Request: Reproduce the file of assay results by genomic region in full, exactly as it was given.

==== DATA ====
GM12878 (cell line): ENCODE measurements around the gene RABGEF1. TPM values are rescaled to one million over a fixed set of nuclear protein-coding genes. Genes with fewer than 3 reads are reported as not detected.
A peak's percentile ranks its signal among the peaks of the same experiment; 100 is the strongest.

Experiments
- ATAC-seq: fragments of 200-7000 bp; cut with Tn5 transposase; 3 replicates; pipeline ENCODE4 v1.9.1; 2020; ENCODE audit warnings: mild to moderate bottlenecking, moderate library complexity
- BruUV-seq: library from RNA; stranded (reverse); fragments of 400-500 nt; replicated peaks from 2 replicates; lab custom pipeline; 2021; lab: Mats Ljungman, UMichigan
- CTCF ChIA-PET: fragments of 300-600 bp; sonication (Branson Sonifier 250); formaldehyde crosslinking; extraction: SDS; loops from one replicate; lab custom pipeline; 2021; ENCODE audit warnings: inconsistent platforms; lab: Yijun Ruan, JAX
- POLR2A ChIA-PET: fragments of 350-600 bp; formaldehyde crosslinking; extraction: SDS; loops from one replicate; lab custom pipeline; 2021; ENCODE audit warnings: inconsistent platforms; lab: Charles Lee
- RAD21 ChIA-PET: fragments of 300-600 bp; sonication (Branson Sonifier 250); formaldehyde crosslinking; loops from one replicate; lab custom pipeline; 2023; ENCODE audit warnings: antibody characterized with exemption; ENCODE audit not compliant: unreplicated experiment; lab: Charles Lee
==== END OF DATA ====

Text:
GM12878 (cell line): ENCODE measurements around the gene RABGEF1. TPM values are rescaled to one million over a fixed set of nuclear protein-coding genes. Genes with fewer than 3 reads are reported as not detected.
A peak's percentile ranks its signal among the peaks of the same experiment; 100 is the strongest.

Experiments
- ATAC-seq: fragments of 200-7000 bp; cut with Tn5 transposase; 3 replicates; pipeline ENCODE4 v1.9.1; 2020; ENCODE audit warnings: mild to moderate bottlenecking, moderate library complexity
- BruUV-seq: library from RNA; stranded (reverse); fragments of 400-500 nt; replicated peaks from 2 replicates; lab custom pipeline; 2021; lab: Mats Ljungman, UMichigan
- CTCF ChIA-PET: fragments of 300-600 bp; sonication (Branson Sonifier 250); formaldehyde crosslinking; extraction: SDS; loops from one replicate; lab custom pipeline; 2021; ENCODE audit warnings: inconsistent platforms; lab: Yijun Ruan, JAX
- POLR2A ChIA-PET: fragments of 350-600 bp; formaldehyde crosslinking; extraction: SDS; loops from one replicate; lab custom pipeline; 2021; ENCODE audit warnings: inconsistent platforms; lab: Charles Lee
- RAD21 ChIA-PET: fragments of 300-600 bp; sonication (Branson Sonifier 250); formaldehyde crosslinking; loops from one replicate; lab custom pipeline; 2023; ENCODE audit warnings: antibody characterized with exemption; ENCODE audit not compliant: unreplicated experiment; lab: Charles Lee